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Kay Williams 2017

Kay Williams

Dear Master Gardener: When I was in high school in my FFA classes, I learned that snow was actually good for the soil. Is this true or is my memory fading?

Dear Beloved: Your memory may be fading a little and your FFA card you carry in your wallet may be getting a little tattered but in the case of snow being good for the soil, you are right on target. Snow contains nitrogen, which is a necessary element for good soil. A good balance of nitrogen, potassium and potash provide an excellent basis for good soil content. The difference between snow and rain is that snow melts slowly into the soil, whereas rain, if it comes down too fast, can run off rather than run down into the soil. It is obvious that we cannot do without rain and its many benefits, but a light dusting of snow is an extra perk. Fortunately, this time we did not have anything like the Blizzard of 1973. I remember you were out of town and our neighbor and I bundled up the children and ran out to play in the snow before it melted. Instead of a light snow, it turned into a blizzard that did a lot of damage in our area. So, to answer your question, a light dusting of snow is beneficial but a blizzard, needless to say, does more harm than good.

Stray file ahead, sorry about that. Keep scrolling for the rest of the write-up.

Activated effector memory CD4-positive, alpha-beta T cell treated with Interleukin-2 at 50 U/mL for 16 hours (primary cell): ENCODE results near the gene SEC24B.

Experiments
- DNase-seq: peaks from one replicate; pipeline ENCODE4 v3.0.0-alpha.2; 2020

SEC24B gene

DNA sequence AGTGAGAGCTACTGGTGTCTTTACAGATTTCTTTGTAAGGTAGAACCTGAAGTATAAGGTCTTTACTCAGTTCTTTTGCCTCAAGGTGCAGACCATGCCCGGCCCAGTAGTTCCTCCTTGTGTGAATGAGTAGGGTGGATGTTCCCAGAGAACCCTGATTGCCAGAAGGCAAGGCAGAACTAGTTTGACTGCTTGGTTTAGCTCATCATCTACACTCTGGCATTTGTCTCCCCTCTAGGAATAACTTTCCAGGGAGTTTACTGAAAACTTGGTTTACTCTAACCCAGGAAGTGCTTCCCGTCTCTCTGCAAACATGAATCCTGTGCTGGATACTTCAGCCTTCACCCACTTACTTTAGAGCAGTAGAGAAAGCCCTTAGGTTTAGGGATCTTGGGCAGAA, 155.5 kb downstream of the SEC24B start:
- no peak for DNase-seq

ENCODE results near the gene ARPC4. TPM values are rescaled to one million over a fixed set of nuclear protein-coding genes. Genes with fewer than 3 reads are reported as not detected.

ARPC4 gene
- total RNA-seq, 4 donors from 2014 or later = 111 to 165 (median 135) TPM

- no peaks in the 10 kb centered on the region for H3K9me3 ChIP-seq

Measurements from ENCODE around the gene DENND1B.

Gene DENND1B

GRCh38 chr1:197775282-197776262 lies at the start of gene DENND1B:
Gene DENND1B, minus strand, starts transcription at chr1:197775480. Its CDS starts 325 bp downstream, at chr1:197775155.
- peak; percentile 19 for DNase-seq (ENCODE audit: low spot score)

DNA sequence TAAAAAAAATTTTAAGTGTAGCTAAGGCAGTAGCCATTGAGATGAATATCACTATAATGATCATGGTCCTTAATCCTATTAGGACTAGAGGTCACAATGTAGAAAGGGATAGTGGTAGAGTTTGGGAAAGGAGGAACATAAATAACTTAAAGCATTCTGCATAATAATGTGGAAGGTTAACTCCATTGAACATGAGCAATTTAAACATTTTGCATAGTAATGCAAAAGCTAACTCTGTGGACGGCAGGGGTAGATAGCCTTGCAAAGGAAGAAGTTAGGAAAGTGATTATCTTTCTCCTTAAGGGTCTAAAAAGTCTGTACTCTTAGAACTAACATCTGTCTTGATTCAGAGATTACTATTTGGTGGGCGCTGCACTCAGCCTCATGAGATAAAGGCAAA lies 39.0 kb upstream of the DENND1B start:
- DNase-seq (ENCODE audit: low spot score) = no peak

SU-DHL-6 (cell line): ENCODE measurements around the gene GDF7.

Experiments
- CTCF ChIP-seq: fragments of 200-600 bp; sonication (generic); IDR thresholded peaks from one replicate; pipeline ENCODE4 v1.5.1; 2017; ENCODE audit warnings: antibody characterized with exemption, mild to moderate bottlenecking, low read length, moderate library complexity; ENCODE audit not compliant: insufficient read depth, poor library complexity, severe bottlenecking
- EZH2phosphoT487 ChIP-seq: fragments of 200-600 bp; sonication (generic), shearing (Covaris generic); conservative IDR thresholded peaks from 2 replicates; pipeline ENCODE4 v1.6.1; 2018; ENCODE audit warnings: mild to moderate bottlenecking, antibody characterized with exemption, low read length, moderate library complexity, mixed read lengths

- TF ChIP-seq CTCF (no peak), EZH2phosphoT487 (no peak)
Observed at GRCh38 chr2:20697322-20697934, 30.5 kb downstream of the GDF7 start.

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Dear Master Gardener: I had - or should say, have - several very large lantanas in my yard. As you might know, now they look dead. There are no leaves on the plants, and I would like to know whether I should cut them back or leave them alone like I am treating my hydrangeas?

Dear Miss Huff: There is a great debate about pruning lantanas. I have a friend who does not prune her lantanas. I, on the other hand, do not like to look at the plant when the leaves fall off so I prune mine almost to the ground. Her theory is that the stalks are hollow and water will go down in the stalk. My theory is that the plant is very inexpensive so if it does not make it through the winter, I will buy another one to replace it. However, I have not had to replace one yet. That being said, we are having a harsh winter so I may be losing some. Lantanas are an old-fashioned perennial plant. They come in lots of colors and lots of sizes. The Miss Huff can grow as large as 7 feet tall. Others grow low to the ground, like a ground cover. Hummingbirds and butterflies love lantanas, and a real plus is that deer don’t like them because the leaves are sticky. Frankly, I don’t think you can go wrong either way. If you don’t want to look at it, prune it. If it doesn’t bother you, leave it alone. It just may be the perfect plant.

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